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What You Need to Know about Gold and Gemstone Mining

What You Need to Know about Gold and Gemstone Mining

Updated May 11, 2022


The stories of an earth-grown diamond and a shiny 14k gold band both begin in a mine. Mining is the extraction of minerals and other geological materials from deposits far beneath the earth’s surface. Gold, diamonds, and other gemstones are mined worldwide, with the vast majority coming from small-scale “artisanal” operations, often within the informal sector.

It’s estimated that about 90 million carats of rough diamonds and 1,600 tons of gold are mined for jewelry every year, generating over $300 billion in revenue. When sustainability is a top priority for a consumer or brand, inadequate environmental regulations and human rights abuses make navigating the jewelry industry difficult.

We understand this because we are a jewelry brand that cares very deeply about sustainability. But before we knew better, we felt stuck between a rock and a hard place (no pun intended). Now that we know better, we can do better.


Spoiler: It’s all pretty bad.

Mining is an invasive process that adversely affects the land and biodiversity of the area. It’s estimated that nearly 100sq ft of land is disturbed for every carat of diamond mined and almost 6,000 pounds of mineral waste is created. Some countries expect companies to rehabilitate the area after mining operations are shut down, but violations are common and the land is rarely transformed back to its original state.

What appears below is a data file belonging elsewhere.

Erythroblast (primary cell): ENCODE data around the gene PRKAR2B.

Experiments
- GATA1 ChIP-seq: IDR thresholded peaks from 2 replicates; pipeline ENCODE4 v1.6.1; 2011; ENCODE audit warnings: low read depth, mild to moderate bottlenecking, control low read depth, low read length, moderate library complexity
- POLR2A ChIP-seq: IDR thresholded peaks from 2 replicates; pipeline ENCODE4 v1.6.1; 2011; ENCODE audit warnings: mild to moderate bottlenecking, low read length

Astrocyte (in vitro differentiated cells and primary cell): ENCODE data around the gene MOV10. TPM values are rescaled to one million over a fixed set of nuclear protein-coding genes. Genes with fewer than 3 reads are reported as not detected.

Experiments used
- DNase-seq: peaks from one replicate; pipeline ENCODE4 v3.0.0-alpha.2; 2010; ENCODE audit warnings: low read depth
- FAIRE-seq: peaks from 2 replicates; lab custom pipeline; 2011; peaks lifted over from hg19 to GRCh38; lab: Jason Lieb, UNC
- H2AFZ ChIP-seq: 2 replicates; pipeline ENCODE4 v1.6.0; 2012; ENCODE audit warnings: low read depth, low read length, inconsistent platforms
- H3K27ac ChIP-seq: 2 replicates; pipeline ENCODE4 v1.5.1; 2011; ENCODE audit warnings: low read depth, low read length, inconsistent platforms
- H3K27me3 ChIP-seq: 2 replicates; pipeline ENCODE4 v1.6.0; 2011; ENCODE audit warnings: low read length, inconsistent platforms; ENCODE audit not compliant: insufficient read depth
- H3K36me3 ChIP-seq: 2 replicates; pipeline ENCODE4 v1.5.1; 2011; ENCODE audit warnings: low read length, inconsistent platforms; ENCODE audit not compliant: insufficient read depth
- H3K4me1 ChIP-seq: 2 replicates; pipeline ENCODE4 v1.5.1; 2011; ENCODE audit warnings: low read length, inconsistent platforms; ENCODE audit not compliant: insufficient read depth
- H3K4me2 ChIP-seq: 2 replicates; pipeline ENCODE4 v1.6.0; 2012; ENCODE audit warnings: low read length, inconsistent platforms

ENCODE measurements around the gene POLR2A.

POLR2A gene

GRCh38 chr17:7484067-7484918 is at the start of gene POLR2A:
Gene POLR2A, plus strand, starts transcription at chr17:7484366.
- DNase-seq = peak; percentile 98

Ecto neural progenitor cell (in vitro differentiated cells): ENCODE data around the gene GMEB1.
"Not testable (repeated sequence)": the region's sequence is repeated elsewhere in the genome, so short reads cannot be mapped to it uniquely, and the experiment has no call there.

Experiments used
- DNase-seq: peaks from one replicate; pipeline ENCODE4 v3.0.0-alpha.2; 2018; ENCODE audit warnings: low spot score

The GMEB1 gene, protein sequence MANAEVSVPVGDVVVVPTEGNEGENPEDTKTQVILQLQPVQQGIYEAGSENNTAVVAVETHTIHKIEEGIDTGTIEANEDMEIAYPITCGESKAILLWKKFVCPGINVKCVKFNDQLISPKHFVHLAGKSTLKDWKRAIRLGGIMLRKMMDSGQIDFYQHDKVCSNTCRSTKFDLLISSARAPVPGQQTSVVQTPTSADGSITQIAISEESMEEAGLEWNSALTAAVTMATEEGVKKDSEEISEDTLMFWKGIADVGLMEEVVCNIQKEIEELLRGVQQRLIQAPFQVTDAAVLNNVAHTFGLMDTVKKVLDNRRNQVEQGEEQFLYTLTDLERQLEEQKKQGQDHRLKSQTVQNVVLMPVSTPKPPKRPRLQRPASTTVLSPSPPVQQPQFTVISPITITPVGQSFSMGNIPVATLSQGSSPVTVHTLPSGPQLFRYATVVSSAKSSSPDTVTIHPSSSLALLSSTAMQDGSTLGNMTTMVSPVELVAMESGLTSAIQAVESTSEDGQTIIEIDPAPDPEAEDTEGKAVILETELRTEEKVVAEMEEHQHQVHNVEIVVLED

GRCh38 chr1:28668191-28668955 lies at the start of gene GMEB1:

Large scale mining operation

Deforestation, land disruption and toxic pollutants contribute to the loss of biodiversity. Birds and other animals that depend on the trees for food and shelter are lost. Plants that rely on the shade from trees die. Mining leads to a massive habitat loss for various flora and fauna, ranging from soil microorganisms to large mammals.

Small-scale gold mines emit around 1,400 tons of mercury annually, making them the largest source of mercury pollution on earth. Mercury is employed to separate gold from rock with little effort. Furthermore, separation is typically done by hand, exposing workers to dangerously high levels of mercury.

While large-scale operations tend to use explosives to harvest gold ore from rock. These practices have the affinity to disrupt deep deposits of unrefined materials in the earth, such as cyanide and mercury, which results in soil, air and water contamination.


Spoiler: This is also pretty bad.

According to the Humans Right Watch group, an estimated 40 million people work in unregulated artisanal and small-scale mines, which operate with little or no machinery. One-third of laborers are women who often bring their children with them for help.

Many children work in dangerous conditions, sustain back injuries from carrying heavy rocks and suffer respiratory disease from inhaling toxic dust. In Nigeria, artisanal gold mining has caused unintentional releases of lead that has killed over 400 children.

Guinea Siguiri Miner

During war and conflict, civilian miners suffer as abusive armed forces seek to exploit the gold and diamonds found in mines. Since these precious materials are mined in dozens of countries worldwide and traded, exported, and processed in other countries, it can be challenging to know whether human rights abuses taint them.


Some good news!

Although laws and regulations intend to minimize the damage caused by mining, they are insufficient, and loopholes are easily utilized. Still, some big-name jewelry companies are making steps in the right direction.

Increased demand from shoppers for environmentally friendly and ethical products pushes the jewelry industry to adopt better practices and prove that change is possible.